In January the High
features the special installation "Transitions: Contemporary South African Works on Paper", which presents 13 works by eight artists, many on view for the first time. The exhibition explores how works of art act as visual narratives and testimonials to the remarkable changes in the political and social landscapes in South Africa from 1974 during the height of Apartheid to 2002, two years before a decade of democracy was widely celebrated. "Transitions: Contemporary South African Works on Paper" will be on view at the High from January 9 through June 10, 2010.
The works in the exhibition serve as beacons, charting a vision through the tunnel of the past, said Ugochukwu-Smooth Nzewi, a graduate student in art history at Emory University and the guest curator of the exhibition. By re-visiting the period of transition in South Africa , the exhibition highlights its significance to the present, but also bears witness to the traumatic memory of the years of Apartheid. In this sense, the exhibition helps to construct new historical narratives.
The artists featured in the exhibition include Kay Hassan, David Koloane, Rudzani Nemasetoni, Derrick Nxumalo, John Muafangejo, Billy Mandindi and Sam Nhlengethwa. Also featured is a large-scale, rarely seen work by William Kentridge. The installation will complement the contemporary galleries on the Skyway Level as well as the Fred and Rita Richman Gallery of African Art.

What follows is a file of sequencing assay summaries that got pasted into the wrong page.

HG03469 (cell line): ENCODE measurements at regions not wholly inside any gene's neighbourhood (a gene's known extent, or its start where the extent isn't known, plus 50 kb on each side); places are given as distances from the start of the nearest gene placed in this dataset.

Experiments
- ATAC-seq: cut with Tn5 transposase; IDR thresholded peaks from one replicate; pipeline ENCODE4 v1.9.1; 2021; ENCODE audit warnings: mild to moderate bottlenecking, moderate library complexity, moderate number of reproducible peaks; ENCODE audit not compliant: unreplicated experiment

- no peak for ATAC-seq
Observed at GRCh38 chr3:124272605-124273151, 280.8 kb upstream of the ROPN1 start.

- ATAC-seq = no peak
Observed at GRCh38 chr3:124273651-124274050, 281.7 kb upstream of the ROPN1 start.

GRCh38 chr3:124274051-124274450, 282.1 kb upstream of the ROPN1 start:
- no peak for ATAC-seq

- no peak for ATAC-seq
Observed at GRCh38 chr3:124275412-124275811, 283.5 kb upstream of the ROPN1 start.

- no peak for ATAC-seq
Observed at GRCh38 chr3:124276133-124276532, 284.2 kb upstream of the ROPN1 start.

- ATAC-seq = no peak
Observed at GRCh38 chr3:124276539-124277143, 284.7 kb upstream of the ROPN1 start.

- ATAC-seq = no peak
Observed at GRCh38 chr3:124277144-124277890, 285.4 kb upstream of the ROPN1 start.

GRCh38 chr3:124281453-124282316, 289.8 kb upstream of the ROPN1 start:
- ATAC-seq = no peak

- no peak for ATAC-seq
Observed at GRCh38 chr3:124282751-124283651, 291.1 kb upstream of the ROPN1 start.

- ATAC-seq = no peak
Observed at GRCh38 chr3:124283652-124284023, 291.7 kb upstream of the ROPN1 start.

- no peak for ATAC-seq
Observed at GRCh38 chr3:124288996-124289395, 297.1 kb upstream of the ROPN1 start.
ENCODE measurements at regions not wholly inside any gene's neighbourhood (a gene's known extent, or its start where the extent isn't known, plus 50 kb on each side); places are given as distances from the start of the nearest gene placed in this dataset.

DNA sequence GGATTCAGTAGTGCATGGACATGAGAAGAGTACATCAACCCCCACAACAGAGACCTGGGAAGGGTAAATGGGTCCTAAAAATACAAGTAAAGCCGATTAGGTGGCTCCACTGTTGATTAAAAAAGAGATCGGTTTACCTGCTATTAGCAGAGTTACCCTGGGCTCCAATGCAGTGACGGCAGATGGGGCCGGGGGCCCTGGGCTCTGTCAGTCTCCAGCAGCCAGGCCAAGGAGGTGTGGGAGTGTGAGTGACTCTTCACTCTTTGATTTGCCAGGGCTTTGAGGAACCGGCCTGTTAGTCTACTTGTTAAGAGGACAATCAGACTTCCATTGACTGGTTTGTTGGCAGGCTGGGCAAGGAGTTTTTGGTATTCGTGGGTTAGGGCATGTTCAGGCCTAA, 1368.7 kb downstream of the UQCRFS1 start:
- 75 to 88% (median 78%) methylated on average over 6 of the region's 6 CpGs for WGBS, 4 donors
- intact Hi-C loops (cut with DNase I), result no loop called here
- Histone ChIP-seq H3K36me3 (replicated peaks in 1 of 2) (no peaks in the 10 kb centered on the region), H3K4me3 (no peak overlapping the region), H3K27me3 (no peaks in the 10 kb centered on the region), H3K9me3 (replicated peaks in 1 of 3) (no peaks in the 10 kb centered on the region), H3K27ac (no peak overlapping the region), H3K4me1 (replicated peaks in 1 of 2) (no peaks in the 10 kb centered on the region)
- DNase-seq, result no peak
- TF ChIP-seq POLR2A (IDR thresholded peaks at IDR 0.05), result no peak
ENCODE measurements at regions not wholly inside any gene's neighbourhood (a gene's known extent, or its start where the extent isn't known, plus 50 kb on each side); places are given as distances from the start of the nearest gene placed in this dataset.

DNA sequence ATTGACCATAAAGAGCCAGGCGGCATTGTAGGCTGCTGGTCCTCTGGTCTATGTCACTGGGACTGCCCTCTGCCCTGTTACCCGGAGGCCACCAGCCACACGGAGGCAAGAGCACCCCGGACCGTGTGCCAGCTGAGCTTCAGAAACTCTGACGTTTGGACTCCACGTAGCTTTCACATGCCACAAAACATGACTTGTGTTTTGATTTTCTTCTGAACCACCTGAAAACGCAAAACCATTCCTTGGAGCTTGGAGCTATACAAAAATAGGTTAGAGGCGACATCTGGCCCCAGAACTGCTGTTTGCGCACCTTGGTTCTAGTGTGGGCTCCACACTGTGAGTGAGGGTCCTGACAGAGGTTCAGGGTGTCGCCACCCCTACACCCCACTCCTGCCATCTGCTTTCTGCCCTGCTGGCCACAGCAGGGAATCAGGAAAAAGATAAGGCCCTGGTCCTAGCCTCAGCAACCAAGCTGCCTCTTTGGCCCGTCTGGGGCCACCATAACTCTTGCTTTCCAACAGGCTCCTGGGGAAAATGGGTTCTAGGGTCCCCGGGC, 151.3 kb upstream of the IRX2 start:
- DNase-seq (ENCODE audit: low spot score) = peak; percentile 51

African Art at the High
The Highs collection of African art is one of the most significant in the nation, with nearly 700 objects from Angola, Burkina Faso, Cameroon, the Democratic Republic of the Congo, Ethiopia, Gabon, Ghana, Guinea, the Ivory Coast, Mali, Nigeria, the Republic of Benin, Rwanda, Sierra Leone, South Africa and other nations. Begun with the gift of a Baga sculpture from Helena Rubenstein in 1953, the collection has grown significantly with generous donations of more than 400 works of art from Fred and Rita Richman, patrons of African art at the High since 1972. Highlights of the collection include a 13th- to 15th-century terracotta figure from the Djenne region, a 19th-century Yombe scepter, 19th-century male and female reliquary guardian figures by a Fang artist, a ceramic vessel by a Mangbetu artist, ca. 1910, a gold leaf-covered royal scepter finial by Asante artist Osei Bonsu, ca. 1930, and the recent acquisition of Taago, created in 2006 by contemporary Ghanian artist El Anatsui.